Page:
Sweden’s foodtech company Nordic SeaFarm has raised 2 million euros in the latest funding round supported by JCE Ventures, Almi Invest, and Kale United to become Europe’s largest producer of plant-based seafood. The Gothenburg-based company, which produces fair-trade seaweed, works with various food chain stakeholders to develop new products and services related to aquaculture in order to provide a sustainable food source to its customers.
Nordic SeaFarm raised 20 MSEK to drive blue revolution
To drive a blue revolution, Nordic SeaFarm has raised SEK 20 million (€2 million) in new capital. The company’s investors include JCE Ventures, Almi Invest, and Kale United, as well as business angels such as star chef Thomas Sjögren and board member Magdalena Gerger. Now it is scaling up the company’s west coast farms to become Europe’s largest producer of plant-based seafood.
The global market for seaweed is large, around SEK 150 billion (around €15 billion), and it is expected to grow rapidly at around 11% per year. The Swedish company has therefore recognised the potential for development in this sector and developed a unique method of cultivating plant-based crops in the sea. With this cash injection, it now has the opportunity to gear up to meet the rapidly growing demand for sustainably grown seaweed. The goal is to become the largest in Europe within five years.
“Nordic SeaFarm has a unique expertise and cultivation method that allows for a scalability that we believe will be beneficial for both the company’s development and have a positive sustainability contribution to the planet. As long-term investors, we are pleased to be part of another investment in foodtech and sustainable development” says Sofia Karlsson, Investment Director at JCE.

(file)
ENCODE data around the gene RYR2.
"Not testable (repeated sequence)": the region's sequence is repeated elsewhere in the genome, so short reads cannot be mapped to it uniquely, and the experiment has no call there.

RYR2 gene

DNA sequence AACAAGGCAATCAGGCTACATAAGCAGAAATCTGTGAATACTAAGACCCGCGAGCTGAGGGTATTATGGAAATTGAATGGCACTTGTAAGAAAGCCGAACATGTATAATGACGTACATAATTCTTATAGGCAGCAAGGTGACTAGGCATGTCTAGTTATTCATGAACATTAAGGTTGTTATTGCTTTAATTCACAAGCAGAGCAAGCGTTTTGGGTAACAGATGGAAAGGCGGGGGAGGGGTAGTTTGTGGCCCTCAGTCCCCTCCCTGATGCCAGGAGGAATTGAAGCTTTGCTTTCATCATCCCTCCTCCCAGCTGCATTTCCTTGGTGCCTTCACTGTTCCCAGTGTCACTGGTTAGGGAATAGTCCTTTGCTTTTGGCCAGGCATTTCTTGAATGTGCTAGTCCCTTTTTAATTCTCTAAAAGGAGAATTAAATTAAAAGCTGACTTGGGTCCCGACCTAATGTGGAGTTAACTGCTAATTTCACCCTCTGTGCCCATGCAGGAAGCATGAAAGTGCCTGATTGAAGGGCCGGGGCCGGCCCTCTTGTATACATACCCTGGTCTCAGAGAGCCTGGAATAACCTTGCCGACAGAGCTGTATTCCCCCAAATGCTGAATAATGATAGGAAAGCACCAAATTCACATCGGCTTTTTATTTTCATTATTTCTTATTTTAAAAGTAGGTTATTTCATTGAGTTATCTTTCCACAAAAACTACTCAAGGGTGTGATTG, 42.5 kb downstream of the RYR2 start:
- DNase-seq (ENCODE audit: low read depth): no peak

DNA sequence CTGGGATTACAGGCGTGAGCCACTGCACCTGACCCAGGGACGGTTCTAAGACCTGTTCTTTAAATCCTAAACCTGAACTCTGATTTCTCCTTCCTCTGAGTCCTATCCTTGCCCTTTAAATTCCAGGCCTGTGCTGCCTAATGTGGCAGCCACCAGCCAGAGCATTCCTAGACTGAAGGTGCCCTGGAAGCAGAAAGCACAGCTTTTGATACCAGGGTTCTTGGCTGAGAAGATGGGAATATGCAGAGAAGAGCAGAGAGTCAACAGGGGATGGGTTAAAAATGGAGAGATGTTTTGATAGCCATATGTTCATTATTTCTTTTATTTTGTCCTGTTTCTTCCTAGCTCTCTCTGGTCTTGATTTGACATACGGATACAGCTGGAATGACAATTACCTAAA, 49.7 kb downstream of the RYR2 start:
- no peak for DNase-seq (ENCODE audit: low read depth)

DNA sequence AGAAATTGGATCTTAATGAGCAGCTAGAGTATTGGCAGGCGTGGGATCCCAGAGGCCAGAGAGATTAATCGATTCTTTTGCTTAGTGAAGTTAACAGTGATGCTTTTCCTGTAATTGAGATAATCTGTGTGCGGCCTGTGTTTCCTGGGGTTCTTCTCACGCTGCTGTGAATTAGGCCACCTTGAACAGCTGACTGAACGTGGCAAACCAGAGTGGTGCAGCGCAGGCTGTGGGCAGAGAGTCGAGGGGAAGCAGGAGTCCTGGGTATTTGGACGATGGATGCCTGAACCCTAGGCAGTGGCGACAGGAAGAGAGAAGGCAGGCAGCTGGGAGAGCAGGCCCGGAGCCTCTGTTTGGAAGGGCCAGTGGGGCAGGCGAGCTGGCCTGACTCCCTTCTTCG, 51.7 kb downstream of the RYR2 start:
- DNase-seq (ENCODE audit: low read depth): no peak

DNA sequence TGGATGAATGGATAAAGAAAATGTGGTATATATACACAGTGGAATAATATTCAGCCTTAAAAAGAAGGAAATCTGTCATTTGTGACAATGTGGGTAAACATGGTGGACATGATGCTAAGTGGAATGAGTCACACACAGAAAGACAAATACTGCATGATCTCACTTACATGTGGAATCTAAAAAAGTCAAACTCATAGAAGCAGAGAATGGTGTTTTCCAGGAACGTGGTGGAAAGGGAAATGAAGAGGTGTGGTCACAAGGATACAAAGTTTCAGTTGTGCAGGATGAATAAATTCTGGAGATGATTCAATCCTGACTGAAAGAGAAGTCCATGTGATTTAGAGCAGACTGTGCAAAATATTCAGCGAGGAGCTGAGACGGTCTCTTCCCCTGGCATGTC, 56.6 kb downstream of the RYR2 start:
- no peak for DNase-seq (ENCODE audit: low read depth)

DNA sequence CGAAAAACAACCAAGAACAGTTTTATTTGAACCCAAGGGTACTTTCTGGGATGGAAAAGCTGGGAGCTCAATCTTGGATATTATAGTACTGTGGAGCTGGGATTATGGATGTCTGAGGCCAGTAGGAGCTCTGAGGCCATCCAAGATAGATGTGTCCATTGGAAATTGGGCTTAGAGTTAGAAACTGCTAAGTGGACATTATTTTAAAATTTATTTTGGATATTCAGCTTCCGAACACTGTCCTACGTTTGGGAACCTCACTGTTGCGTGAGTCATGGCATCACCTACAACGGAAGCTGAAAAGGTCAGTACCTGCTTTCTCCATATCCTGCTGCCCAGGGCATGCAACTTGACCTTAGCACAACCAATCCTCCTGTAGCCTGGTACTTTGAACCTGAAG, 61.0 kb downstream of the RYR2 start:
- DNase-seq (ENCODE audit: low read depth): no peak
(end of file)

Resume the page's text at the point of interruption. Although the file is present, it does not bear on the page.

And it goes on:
Nordic Seafarm currently sell the products sugar kelp and sea salad to several of Sweden’s top Michelin restaurants and food producers. Seaweed is becoming increasingly popular among the country’s luxury restaurants – both for its flavour and for its sustainable properties as a raw material and as a nutrient.
It’s also the first primal butter of the year as it can be harvested much earlier than land-based vegetables, extending the season. Star chef Thomas Sjögren, who runs restaurants near the company’s sea farm outside Fjällbacka, became interested after testing the product at his restaurant.
“It really started a year ago when I contacted them to find a collaboration. One thing led to another, and now I decided to invest. I believe in this both from an environmental point of view, but also because the raw materials will need to be used more in the future.” says Thomas Sjögren.
The seaweed industry – great potential for the future
Although the major producers today are located in Asia, they are convinced that there is plenty of room for more European producers, given today’s increasing demands for higher traceability and proven sustainable production methods. The cold and nutrient-rich waters of the North Sea give them unique conditions to grow seaweed efficiently with high quality and scalability compared to other European countries.
“Harnessing the potential of the sea and using seaweed as a raw material will play a major role in the transition towards more sustainable food production.
With the new capital, we can drive a blue revolution, expanding offshore farming capacity from today’s 30 tonnes to over 300 tonnes per year, accelerating our product development and making our products available to a wider audience.
We are very pleased to have strong and passionate owners who not only contribute capital, but also solid experience in developing tomorrow’s food products.” says Simon Johansson, CEO of Nordic SeaFarm.